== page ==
Blue Zone? – What’s that?
Two years ago I was obese, a type 2 diabetic and on the road to an early grave. Deciding on whether I wanted to be dropped into a hole or, alternatively, being roasted to a crisp was not something I wanted to occupy my thoughts with. There were much better things I should have been thinking about.
Earl Nightingale’s motivational book “The Strangest Secret” provided the kick up the backside I needed. There are lots of little gems in this book that will really help in changing your life by changing your mindset. The one-liner that did it for me was “We become what we think about”.
“We become what we think about.”
It can be the key to success, or the key to failure. Thinking about how to dispose of my earthly remains would surely hasten the process! I switched to thinking about how long I could live. I wrote down all the things I wanted to see and do. It was a long list and would, literally, take years. In fact, the list continues to get longer. I keep adding to it. The more I add, the longer I need to live.
My list became my life goals. I divided my goals into short, medium and long term. “You need to live to 100 to get that lot done” my wife casually mentioned.
And so my life purpose to live well, live longer and celebrate with a centenarian sky dive was born!
I started to research how living longer could be achieved. Others had reached 100 years old – what were the contributing factors that influenced this outcome? Was there a pattern? What were the characteristics? The “Blue Zones” provided a possible starting point.
“Blue Zones is a concept used to identify a demographic and/or geographic area of the world where people live measurably longer lives. Conducted by Gianni Pes and Michel Poulain they drew blue circles where people lived the longest and began referring to the areas inside the circles as “blue zones”.
This work was followed up by the explorer Dan Buettner who identified 5 longevity hotspots around the world:
- Okinawa (Japan)
- Sardinia (Italy)
- Nicova (Costa Rica)
- Icaria (Greece)
- And among the Seventh-day Adventists in Loma Linda, California
“Residents of the first three places produce a high rate of centenarians, suffer a fraction of the diseases that commonly kill people in other parts of the developed world, and enjoy more healthy years of life.”
So what was their secret to longevity? What were the lessons to be learned that I could use to create my own “Blue Zone” around me?
Buettner suggests nine lessons:
- Regular, daily, low-intensity physical activity (at least 30 minutes brisk walking)
- Cut calorie intake by 20%, simply stop eating when no longer feel hungry rather than when feeling full (smaller portions)
- Plant based diet (avoid meat and processed foods)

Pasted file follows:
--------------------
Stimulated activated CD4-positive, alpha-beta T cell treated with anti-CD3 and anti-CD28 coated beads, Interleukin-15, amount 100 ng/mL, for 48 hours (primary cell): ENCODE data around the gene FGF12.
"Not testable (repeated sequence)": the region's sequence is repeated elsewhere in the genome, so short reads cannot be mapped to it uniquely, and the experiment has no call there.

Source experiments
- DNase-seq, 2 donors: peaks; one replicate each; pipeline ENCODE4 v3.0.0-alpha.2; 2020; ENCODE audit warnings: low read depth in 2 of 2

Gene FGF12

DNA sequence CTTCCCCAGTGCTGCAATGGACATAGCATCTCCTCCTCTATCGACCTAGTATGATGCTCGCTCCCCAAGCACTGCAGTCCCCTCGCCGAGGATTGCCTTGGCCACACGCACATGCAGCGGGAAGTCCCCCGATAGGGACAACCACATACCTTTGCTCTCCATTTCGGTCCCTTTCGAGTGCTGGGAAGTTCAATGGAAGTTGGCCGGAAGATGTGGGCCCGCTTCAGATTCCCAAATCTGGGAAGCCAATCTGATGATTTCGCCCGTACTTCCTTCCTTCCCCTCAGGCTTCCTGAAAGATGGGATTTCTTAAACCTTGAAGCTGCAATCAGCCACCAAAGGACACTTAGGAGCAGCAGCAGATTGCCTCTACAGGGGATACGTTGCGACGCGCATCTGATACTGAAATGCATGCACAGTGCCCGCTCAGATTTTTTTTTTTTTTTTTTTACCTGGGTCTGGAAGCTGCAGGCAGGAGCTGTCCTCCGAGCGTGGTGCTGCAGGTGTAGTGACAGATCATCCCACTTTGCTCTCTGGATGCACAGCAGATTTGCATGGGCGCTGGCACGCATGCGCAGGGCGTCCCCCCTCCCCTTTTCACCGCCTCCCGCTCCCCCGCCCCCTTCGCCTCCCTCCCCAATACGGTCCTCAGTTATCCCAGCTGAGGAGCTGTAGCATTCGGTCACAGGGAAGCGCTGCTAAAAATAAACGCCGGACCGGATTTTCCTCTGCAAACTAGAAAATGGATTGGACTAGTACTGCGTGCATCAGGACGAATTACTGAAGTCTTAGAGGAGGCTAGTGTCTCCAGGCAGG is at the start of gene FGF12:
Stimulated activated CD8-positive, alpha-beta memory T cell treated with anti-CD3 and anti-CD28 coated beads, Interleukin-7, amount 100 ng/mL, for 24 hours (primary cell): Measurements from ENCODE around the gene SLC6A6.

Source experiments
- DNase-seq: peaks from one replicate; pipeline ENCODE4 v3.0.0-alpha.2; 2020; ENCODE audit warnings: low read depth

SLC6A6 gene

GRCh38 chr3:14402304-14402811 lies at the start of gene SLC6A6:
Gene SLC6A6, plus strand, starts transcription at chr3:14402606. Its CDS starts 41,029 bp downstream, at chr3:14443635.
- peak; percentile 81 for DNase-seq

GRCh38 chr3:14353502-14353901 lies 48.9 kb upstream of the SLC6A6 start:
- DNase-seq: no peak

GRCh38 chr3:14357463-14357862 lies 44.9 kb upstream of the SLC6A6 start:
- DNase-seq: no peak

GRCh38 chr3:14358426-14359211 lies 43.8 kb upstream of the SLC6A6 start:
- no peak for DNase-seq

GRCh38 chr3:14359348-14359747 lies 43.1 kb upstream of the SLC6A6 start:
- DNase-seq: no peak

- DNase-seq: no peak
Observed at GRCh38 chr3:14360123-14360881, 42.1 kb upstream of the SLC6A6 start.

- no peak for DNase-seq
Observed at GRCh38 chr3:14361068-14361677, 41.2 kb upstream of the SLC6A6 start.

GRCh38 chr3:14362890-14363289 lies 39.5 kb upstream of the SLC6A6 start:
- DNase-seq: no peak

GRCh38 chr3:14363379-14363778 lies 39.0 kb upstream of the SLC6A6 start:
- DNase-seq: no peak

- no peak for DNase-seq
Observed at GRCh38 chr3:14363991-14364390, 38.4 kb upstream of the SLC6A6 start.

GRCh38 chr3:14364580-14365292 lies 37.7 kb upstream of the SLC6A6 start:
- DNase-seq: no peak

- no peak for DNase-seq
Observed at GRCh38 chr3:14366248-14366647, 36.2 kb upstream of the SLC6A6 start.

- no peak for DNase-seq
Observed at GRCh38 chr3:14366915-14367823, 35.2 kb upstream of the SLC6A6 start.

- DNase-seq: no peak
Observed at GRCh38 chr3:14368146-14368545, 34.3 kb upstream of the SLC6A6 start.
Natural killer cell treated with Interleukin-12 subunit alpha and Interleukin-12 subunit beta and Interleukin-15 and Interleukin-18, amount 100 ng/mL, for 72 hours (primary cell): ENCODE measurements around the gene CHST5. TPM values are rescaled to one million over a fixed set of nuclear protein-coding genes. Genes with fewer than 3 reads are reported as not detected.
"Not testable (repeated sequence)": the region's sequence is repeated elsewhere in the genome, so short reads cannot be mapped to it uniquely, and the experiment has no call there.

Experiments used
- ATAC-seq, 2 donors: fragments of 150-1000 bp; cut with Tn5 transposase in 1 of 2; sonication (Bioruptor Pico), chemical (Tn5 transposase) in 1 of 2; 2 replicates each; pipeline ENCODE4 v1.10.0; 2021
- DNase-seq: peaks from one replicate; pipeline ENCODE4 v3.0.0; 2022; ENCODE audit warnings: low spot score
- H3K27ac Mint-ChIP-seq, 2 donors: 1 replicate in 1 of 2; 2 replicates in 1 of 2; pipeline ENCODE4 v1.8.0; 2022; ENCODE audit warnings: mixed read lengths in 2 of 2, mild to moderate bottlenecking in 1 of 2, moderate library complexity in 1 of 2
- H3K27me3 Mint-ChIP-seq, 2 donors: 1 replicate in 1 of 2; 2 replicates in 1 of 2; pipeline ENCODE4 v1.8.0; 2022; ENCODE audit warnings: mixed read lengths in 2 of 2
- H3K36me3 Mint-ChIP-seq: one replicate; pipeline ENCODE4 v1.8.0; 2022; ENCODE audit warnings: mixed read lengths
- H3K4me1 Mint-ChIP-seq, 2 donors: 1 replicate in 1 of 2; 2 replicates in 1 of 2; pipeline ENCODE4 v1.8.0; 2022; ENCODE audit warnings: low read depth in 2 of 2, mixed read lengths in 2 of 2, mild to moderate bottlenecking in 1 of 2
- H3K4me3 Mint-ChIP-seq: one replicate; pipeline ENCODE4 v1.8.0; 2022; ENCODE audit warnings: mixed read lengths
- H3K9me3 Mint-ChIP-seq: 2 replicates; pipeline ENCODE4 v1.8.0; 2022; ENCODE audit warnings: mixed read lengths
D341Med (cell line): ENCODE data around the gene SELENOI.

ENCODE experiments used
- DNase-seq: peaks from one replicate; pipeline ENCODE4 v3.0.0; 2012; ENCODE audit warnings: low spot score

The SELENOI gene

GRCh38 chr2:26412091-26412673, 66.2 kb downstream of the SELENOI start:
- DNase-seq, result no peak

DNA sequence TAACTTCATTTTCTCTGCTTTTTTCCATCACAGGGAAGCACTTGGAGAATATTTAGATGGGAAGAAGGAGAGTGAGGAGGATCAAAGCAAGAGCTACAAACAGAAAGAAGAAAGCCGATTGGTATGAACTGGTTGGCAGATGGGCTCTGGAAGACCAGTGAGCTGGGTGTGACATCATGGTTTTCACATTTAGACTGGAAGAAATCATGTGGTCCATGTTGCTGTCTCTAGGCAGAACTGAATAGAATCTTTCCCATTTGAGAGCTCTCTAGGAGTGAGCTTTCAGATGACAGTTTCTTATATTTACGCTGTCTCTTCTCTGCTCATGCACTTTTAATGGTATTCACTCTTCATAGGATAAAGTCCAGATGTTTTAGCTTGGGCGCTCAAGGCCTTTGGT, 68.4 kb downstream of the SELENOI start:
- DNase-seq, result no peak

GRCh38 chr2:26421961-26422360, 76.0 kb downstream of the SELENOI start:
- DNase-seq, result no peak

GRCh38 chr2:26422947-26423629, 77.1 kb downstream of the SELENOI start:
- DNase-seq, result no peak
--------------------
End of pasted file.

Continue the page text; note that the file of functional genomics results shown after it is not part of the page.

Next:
- Low alcohol intake (one glass of wine a day)
- Life purpose (a clear goal to get up for in the morning)
- Take time to relieve stress (slow down, meditate)
- Engagement in spirituality or religion (a meaningful activity involving transformation)
- Make family a priority (loved ones first)
- Active social life (be likeable)
These provided an excellent blueprint for my personal “Blue Zone”. I worked through each one creating a complete change of lifestyle. The results so far have been impressive. I’ve lost 84 pounds, dropped from a 52 inch waist to 36 inches, and reduced my BMI from 36.5 to 24.3. My blood pressure is normal and with HbA1c at 28 and blood sugar at 4.9 mmol/L, my type 2 diabetes is in remission.
Not an overnight success
But it was not an overnight success. It’s taken over two years and requires a permanent change of lifestyle. I am constantly on the lookout for any straying from my new habits. The danger of relapsing into my old lifestyle habits is very real. This was brought home to me recently with a short video blog by the noteworthy Dr Michael Greger.
Only 5 minutes long it shows how the traditional diet of Okinawans (one of the Blue Zone groups) helped increase longevity and how, within two generations Okinawan longevity is now a thing of the past.
Why? Modern Okinawa now hosts a dozen fast food outlets. Their saturated fat tripled; cholesterol went from zero to 159mg; their sodium intake tripled and their potassium intake dropped to less than half the recommended daily intake. In two generations the Okinawans have gone from the lowest BMI to the highest amongst the Japanese population. All as a result of shifting from their traditional diet to a modern “junk food” diet.
Source Dr. Michael Greger: The Okinawa Diet: living to 100
I watch this video often. It is a constant reminder of how important a permanent change in lifestyle is. Two years ago I created my own “Blue Zone” and it has considerably improved my physical and mental health.
It can do the same for you. Create your own “Blue Zone”. Live well and live longer.